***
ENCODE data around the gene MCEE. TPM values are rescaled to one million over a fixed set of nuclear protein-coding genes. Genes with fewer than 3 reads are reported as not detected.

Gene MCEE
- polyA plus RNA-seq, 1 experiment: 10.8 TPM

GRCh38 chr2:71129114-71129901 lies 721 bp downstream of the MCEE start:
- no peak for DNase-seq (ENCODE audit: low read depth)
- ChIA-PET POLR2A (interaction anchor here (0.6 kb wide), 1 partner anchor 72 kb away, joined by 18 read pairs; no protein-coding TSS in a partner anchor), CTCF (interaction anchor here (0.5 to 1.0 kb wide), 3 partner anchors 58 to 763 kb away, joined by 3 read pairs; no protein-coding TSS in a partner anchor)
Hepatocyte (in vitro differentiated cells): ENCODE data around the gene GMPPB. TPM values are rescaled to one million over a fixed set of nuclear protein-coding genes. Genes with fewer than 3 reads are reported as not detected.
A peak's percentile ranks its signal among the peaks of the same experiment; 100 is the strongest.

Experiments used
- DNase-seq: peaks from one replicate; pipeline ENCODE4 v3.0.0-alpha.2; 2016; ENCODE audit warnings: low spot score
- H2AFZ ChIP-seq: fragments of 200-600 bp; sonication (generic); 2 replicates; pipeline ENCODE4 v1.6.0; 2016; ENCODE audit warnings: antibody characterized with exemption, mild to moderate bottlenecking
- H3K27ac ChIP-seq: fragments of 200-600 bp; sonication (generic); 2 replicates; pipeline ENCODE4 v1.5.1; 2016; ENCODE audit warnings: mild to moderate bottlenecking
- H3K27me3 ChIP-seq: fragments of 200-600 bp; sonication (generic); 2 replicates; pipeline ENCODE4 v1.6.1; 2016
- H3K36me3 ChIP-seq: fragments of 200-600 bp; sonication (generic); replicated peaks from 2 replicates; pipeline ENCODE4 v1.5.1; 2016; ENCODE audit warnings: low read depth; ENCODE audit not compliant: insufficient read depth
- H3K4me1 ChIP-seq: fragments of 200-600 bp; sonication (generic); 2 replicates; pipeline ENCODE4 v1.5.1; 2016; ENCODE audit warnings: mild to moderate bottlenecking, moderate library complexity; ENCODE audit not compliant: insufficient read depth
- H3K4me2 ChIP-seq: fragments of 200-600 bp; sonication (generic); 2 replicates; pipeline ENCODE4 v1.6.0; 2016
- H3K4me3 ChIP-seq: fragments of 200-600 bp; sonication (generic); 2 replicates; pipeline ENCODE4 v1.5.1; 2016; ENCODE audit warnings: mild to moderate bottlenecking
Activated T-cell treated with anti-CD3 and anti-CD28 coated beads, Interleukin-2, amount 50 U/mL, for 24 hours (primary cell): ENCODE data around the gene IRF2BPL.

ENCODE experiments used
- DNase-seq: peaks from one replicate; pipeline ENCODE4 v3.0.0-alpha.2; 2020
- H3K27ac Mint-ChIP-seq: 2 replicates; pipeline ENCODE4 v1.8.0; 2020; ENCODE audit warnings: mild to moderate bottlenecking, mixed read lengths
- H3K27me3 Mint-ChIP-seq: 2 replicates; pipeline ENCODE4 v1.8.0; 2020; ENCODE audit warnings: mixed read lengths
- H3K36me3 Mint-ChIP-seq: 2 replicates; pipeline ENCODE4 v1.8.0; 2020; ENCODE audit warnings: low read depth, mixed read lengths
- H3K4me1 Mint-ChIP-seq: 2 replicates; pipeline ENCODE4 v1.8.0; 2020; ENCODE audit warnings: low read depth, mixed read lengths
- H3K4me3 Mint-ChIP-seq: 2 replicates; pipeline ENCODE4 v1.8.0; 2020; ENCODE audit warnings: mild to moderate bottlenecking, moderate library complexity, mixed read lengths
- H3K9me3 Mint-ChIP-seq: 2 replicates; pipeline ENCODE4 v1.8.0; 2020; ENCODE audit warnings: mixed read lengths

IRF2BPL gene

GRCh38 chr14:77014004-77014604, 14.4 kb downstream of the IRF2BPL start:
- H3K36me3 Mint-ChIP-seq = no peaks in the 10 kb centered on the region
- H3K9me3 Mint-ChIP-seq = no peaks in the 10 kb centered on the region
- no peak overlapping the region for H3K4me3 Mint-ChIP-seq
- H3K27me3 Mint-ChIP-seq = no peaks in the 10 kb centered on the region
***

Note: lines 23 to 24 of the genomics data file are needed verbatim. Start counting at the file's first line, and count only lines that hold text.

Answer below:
- H3K36me3 Mint-ChIP-seq: 2 replicates; pipeline ENCODE4 v1.8.0; 2020; ENCODE audit warnings: low read depth, mixed read lengths
- H3K4me1 Mint-ChIP-seq: 2 replicates; pipeline ENCODE4 v1.8.0; 2020; ENCODE audit warnings: low read depth, mixed read lengths